US 2127447 A
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' 'Aug. 16, 1938.
R. w. M BRIDE RAIL CHAIR OR BASE PLATE Filed Feb. 2, 1957 l/WEMro I P0155147 M ME} Mme BRIDE MANOR NE Y Patented Aug. 16, 1938 UNITED STATES RAIL CHAIR on BASE PLATE Robert Walker MacBride, Seamill, West Kilbride, Scotland- Application February 2, 1937, Serial No. 123,584
In Great Britain February 8, 1936 4 Claims.
This invention relates to chairing means, for example rail-chairs (or base-plates) for railway rails.
The chief object of the present invention is to provide railway-rail chairing means which are eminently suited for rapid production by mass production methods with utilization of the minimum of material, thereby enabling production at economical prices, the chairing means in addition showing in use increased effectiveness and durability and being adapted for rapid assembly and disassembly.
One example of my invention will now be de scribed with reference to the accompanying drawing whereon.
Fig, 1 is a vertical section of a rail-chair in accordance with my invention, the section being taken on the line I-l of Fig. 2.
Fig. 2 is a plan view of the rail-chair illustrated in Fig. 1.
Fig. 3 is a fragmentary sectional view on the line ill-Ill of Fig. 1 or Fig. 2.
Fig. 4 is a sectional fragmentary view of a modification.
The rail-chair illustrated comprises a base plate I having a rail-seat 2 thereon. At each side of said rail-seat a bolt receiving aperture 3 is pro vided and a headed bolt 4 is entered into each aperture and has its shank projecting upwardly therefrom. On the projecting bolt-shank railengaging clips 5 are mounted, these clips being adapted to engage on the side base flanges B of the rail 8 seated on the rail-chair. From the underside of each clip 5 there projects a plug 1 which as shown in the drawing is formed integral with its clip being constituted by the metal displaced in forming the bolt-aperture in the clip. The plugs are entered into the apertures 3 alongside the bolts and preventing upward passage of the bolts out the apertures. Clamping pressure is applied to the clips by the nuts 5 screwed on the shanks of the bolts 4.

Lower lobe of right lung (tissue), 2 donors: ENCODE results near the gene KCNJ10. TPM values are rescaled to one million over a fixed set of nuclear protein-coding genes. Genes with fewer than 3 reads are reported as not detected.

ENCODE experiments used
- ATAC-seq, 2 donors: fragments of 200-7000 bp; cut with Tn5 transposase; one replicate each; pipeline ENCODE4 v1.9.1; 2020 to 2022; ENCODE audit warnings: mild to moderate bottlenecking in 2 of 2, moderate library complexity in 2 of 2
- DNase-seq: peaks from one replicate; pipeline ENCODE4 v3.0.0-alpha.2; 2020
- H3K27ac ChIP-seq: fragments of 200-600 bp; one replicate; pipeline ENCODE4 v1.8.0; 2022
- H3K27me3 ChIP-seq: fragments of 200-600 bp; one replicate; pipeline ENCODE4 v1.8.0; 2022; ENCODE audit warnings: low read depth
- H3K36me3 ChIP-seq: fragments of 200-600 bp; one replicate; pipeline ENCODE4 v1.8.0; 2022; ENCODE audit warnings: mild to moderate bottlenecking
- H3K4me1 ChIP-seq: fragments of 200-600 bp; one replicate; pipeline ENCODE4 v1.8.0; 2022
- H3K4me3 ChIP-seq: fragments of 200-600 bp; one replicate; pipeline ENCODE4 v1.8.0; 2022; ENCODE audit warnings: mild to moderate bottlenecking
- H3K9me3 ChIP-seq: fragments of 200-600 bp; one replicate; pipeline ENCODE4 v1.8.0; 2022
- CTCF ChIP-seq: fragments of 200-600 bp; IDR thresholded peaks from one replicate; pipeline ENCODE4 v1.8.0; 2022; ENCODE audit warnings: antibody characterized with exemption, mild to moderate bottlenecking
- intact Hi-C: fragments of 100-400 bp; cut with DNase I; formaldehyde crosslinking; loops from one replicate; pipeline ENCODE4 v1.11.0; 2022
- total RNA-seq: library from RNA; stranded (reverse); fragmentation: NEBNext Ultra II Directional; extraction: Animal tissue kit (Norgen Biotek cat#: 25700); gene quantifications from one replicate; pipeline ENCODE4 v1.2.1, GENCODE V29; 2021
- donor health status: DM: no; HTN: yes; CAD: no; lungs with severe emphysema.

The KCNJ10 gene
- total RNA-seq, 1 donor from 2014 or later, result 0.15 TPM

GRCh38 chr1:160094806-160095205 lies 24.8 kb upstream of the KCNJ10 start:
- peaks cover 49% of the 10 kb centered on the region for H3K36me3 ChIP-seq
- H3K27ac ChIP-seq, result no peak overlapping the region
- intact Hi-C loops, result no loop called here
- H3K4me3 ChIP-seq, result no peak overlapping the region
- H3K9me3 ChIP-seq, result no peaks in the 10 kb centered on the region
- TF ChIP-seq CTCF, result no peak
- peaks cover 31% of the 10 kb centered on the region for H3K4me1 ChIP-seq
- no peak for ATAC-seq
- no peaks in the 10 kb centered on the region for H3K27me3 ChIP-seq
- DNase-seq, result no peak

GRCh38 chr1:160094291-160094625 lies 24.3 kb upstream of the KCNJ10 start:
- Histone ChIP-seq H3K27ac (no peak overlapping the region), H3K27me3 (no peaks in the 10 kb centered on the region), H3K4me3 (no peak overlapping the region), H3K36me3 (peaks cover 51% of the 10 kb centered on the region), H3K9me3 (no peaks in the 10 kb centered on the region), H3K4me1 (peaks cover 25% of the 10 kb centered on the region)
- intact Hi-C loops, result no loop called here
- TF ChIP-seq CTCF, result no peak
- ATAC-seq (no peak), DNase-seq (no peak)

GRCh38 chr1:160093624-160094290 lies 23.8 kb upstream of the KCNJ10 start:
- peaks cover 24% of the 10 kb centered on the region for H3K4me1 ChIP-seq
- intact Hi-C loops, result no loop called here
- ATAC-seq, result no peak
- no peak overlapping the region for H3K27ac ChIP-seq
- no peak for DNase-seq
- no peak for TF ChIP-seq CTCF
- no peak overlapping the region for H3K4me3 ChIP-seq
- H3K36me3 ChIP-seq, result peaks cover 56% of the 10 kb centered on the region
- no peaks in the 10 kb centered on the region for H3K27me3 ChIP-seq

The bolt receiving apertures 3 consist of rectangular slots elongated in the longitudinal direction of the chair and the headed bolts 4 are L-shaped, the limbs I0 constituting the bolt heads. The width of the limbs Ill, as shown in Fig. 1 corresponds with the width of slots 4 but the length of these limbs is slightly greater than that of said slots, being however not of such length to prevent the bolts being passed head first into the apertures, this being possible by tilting the bolts while they are being inserted. To facilitate insertion, the bolts heads have a semicylinder shape, as shown in Fig. 3.
The bolt receiving apertures are located on the top parts or bridges ll of inverted-channel-se ction joggles I2 formed on base plate l, said joggle extending longitudinally of the base plate and defining the width of the rail-seat 2 which corresponds with the width of the rail-base flange, thus preventing lateral movement of the rail. The rail engaging clips 5 are also of channel section, being adapted to nest over the joggles 412.
The operation of assembling the chair parts is as follows:
The rail 8 being seated on the seat 2, each bolt 4 is tilted and inserted head first through its aperture 3. It is then displaced to the right (in accordance with Fig. 3) so that the limb It, projecting beyond the edge of the aperture, engages the underside of the top part II of the joggle. While the bolt is thus displaced, a clip 5 is mounted on to the projecting bolt shank and in so doing the plug 1 projecting from the underside of the g clip enters the aperture 3 alongside the bolt and maintains it in the displaced position. A spring washer l3 and nut 9 are then applied and on application of clamping pressure in screwing up the nut the clip 6 fulcrums about the edge E4 of the corresponding joggle.